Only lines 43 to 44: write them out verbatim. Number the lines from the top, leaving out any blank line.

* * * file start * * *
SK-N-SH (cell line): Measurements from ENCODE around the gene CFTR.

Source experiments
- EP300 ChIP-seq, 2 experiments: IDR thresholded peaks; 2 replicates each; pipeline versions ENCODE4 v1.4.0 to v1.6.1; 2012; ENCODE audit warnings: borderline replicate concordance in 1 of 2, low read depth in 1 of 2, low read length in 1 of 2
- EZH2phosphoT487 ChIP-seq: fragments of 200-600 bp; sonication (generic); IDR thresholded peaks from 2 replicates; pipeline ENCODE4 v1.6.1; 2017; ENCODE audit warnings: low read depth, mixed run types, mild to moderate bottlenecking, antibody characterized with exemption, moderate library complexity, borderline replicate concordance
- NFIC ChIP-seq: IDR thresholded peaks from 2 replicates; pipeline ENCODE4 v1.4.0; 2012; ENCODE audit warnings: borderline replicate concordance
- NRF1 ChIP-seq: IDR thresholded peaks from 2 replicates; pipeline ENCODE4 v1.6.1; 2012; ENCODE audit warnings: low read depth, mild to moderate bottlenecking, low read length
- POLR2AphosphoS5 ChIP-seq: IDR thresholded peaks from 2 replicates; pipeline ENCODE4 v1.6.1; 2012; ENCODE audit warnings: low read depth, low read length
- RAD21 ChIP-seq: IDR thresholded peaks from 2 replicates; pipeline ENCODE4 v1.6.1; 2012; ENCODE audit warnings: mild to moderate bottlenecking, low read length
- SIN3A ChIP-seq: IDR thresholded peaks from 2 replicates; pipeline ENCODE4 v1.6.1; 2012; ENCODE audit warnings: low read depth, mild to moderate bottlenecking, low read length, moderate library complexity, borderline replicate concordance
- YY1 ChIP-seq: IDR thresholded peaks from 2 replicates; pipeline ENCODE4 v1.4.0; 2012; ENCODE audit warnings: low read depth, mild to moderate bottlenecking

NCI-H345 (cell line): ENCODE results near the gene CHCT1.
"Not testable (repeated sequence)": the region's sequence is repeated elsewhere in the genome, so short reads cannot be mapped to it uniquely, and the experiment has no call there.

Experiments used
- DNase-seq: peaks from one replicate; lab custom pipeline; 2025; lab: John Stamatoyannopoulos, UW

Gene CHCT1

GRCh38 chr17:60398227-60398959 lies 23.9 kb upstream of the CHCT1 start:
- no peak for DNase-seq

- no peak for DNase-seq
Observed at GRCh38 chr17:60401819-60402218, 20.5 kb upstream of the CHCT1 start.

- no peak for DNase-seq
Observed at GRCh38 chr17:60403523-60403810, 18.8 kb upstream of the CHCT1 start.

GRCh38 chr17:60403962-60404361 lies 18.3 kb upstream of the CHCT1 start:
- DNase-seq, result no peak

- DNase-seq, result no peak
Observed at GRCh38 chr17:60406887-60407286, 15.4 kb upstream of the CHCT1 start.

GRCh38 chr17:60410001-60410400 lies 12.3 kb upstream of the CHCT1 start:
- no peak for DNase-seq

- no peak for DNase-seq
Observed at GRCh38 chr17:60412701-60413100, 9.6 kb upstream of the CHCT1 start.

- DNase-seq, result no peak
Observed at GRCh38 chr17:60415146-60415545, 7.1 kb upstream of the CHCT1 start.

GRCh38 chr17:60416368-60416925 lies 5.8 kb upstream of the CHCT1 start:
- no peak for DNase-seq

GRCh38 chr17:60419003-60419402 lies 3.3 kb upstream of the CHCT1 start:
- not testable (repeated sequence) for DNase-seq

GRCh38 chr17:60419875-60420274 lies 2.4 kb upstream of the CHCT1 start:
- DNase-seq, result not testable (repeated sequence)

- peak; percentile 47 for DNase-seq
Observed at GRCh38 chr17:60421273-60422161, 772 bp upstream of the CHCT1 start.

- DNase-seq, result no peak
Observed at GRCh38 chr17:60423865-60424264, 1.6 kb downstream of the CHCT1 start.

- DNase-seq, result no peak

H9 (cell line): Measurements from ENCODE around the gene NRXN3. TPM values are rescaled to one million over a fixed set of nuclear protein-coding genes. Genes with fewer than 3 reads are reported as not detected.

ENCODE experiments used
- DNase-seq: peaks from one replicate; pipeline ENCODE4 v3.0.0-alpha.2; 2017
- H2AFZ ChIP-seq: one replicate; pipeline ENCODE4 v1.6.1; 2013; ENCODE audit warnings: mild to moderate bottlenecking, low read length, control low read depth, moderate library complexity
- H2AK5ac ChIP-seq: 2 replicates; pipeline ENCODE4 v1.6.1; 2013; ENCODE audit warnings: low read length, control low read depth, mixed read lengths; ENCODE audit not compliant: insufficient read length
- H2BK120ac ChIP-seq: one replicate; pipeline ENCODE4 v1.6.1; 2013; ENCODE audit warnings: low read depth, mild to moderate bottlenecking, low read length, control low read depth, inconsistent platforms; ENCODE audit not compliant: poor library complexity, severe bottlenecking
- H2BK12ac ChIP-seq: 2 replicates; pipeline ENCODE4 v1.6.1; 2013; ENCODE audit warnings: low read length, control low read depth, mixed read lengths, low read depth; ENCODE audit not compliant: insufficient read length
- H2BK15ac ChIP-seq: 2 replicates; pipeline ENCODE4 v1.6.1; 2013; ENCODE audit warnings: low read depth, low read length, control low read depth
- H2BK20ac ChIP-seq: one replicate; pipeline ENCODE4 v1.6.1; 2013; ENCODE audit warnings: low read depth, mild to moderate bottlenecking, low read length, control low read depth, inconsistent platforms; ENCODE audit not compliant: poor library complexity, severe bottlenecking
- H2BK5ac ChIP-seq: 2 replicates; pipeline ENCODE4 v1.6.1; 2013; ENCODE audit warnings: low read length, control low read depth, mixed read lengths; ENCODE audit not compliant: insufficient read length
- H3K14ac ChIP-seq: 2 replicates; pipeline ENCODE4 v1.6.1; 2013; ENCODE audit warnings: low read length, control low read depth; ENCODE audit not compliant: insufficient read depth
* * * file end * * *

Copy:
H9 (cell line): Measurements from ENCODE around the gene NRXN3. TPM values are rescaled to one million over a fixed set of nuclear protein-coding genes. Genes with fewer than 3 reads are reported as not detected.

ENCODE experiments used